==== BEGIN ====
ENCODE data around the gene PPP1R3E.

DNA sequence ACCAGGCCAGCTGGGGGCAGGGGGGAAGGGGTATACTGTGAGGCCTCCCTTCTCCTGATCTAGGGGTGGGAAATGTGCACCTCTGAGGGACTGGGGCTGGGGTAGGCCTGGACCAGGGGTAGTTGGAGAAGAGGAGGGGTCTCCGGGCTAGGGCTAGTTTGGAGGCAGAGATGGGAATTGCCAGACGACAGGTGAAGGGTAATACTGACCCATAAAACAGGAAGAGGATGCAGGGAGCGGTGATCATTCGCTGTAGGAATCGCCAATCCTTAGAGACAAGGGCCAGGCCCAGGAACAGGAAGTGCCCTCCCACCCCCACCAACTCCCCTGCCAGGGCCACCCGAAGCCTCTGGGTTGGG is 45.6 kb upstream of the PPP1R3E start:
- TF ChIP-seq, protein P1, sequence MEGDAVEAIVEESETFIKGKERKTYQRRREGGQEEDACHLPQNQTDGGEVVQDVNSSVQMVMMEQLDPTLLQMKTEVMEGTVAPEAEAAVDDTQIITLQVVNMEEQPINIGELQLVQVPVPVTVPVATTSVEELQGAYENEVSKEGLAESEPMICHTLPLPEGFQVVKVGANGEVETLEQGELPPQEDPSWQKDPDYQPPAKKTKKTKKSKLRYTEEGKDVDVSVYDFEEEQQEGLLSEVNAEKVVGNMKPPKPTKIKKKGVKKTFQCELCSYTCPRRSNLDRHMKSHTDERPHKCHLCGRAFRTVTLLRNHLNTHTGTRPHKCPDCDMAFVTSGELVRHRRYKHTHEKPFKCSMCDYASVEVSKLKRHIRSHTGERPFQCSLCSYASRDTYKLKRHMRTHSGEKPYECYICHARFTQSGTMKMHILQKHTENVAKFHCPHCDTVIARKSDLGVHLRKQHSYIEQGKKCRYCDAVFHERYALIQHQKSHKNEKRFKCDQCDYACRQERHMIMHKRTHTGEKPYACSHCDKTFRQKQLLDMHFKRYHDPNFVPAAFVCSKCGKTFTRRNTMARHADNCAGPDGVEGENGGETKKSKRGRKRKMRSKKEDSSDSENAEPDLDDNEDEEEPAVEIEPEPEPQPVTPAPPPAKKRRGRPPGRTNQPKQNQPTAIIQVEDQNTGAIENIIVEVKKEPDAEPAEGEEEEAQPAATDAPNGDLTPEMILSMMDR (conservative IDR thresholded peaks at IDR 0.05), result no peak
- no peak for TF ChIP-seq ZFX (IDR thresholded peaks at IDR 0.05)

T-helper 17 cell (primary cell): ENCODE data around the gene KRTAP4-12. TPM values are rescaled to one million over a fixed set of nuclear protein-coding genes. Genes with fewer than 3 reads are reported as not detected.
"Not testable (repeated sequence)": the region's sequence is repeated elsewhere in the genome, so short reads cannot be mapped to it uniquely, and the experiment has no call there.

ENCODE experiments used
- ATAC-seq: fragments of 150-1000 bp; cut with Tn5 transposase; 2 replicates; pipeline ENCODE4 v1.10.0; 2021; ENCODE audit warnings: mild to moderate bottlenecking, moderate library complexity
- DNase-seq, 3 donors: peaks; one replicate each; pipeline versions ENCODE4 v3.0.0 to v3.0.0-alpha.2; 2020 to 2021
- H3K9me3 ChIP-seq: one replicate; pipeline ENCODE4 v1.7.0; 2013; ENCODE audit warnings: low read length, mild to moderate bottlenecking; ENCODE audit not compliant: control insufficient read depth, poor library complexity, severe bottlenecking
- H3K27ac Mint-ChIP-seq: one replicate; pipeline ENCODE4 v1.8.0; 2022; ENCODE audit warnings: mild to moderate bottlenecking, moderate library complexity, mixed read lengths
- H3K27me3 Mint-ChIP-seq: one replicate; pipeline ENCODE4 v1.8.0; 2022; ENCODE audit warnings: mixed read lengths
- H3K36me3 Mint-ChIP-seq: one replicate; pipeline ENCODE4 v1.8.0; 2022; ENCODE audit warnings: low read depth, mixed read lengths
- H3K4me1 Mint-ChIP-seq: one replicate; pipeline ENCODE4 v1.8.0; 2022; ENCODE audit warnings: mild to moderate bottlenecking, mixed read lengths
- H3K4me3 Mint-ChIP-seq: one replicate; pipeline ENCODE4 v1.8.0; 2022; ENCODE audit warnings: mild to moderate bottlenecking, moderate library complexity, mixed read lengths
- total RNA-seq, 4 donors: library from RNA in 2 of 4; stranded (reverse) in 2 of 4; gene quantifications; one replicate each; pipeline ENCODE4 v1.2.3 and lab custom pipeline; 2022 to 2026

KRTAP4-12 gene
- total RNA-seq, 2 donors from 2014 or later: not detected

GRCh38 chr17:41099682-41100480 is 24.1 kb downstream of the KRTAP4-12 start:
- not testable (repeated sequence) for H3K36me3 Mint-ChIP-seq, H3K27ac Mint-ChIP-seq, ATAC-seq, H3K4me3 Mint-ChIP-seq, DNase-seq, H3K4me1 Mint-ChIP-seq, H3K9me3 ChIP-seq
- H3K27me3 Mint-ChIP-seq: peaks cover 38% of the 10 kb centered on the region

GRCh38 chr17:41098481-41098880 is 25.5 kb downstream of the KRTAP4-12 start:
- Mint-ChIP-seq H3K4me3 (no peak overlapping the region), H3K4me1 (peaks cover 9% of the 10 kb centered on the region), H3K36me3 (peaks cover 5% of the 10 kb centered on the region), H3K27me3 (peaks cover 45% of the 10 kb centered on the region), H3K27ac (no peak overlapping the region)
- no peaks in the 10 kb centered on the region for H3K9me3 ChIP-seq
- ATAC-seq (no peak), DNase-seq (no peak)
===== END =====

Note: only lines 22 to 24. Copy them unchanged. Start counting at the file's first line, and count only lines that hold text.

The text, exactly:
GRCh38 chr17:41098481-41098880 is 25.5 kb downstream of the KRTAP4-12 start:
- Mint-ChIP-seq H3K4me3 (no peak overlapping the region), H3K4me1 (peaks cover 9% of the 10 kb centered on the region), H3K36me3 (peaks cover 5% of the 10 kb centered on the region), H3K27me3 (peaks cover 45% of the 10 kb centered on the region), H3K27ac (no peak overlapping the region)
- no peaks in the 10 kb centered on the region for H3K9me3 ChIP-seq